Spit-Hoods – Spitting it out
Overnight, the use of US style Spit-Hoods by UK Police has become the focus of substantial media criticism. This article by Jim O'Dwyer suggests an alternative solution.
The furor about UK police use of Spit-Hoods follows on from an Independent Police Complaints Commission (IPCC) report published today, 08/06/2016 in which, the IPCC made a series of recommendations to Sussex Police in relation to dealing with the restraint and detention of children and adults in police custody who are vulnerable and have a mental illness.
The recommendations follow an investigation into the force’s treatment of a child aged 11, who had a severe developmental disorder, on five occasions between 2 February and 2 March 2012.
The IPCC report revealed that Sussex Police had used Spit-Hoods on the youngster to protect against her spitting at them.
What are Spit Hoods?
Spit-Hoods are mesh fabric bags (hoods) that can be placed over a person’s head and secured at the neck with an elastic band, to prevent them spitting at police officers.
Spitting is an act of aggression
Spitting on another person, especially their face, is a universally recognised expression of anger, hatred, disrespect and contempt.
Law enforcement officers are frequent targets
When a person is angry, intensely angry and perhaps physically disempowered or otherwise not yet ready to become physically violent, they may consider that language on its own is inadequate or pointless and, out of sheer exasperation, resort to spitting as a way of communicating their dissatisfaction with the way they are being treated i.e. as an act of retaliation in self-defence against what is happening to them.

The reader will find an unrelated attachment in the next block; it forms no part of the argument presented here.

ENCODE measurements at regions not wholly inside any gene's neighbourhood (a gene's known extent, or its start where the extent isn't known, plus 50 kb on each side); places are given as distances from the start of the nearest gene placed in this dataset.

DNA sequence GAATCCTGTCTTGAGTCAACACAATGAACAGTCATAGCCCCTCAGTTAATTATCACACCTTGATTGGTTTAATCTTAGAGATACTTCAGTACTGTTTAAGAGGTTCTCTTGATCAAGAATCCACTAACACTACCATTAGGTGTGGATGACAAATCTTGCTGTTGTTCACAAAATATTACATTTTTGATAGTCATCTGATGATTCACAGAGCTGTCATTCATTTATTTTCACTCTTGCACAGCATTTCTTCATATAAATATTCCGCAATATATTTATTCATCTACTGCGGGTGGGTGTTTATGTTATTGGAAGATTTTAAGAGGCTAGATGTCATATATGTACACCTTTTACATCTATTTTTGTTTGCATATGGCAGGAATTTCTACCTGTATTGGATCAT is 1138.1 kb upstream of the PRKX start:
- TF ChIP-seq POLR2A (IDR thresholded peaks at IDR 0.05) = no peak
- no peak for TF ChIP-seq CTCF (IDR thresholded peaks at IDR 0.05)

Predictably, enforcing the law can sometimes result in these conditions and feelings.
Being spat at carries significant dangers
Spitting at someone is an act of intentional ‘contamination’ that can carry significant health risks for ‘targets’, including becoming infected with Viral Meningitis; Hepatitis (B); T.B; Polio; Herpes (EBV); Influenza and even the common cold.
‘Spit-Hoods’ are not ideal
There is plenty of anecdotal evidence that Spit-Hoods can prevent an individual from spitting on officers and by achieving this objective also contribute towards the person calming down.
However, improperly used, Spit-Hoods could impair a person’s ability to breath freely* and in protracted restraint situations this could increase the risk of them dying by asphyxiation, aspiration or heart failure, especially if CS Gas or Pepper Spray has been used on them; and/or they are bleeding from the nose or mouth, or vomiting.
* In 2015, experts instructed by lawyers at Budge & Heipt in USA, proved that when a Spit-Hood became saturated with blood/vomit/saliva/mucus, no air could pass through. In such circumstances, a ‘Spit-Hood’ could became a death trap.
Spit-Hoods are also demeaning
‘Spit-Hoods’ are not black, ‘Guantanamo Bay’ style bags, they are see-through. Nevertheless, it would be difficult to argue that if one was applied to you, you wouldn’t feel demeaned!
Face Shields are a better alternative
Instead of Spit-Hoods, a better idea would be to equip officers with light weight, disposable Face-Shields, (e.g. as supplied by Crosstex), which can be rolled up tightly to be easily portable on patrol and instantly available when required.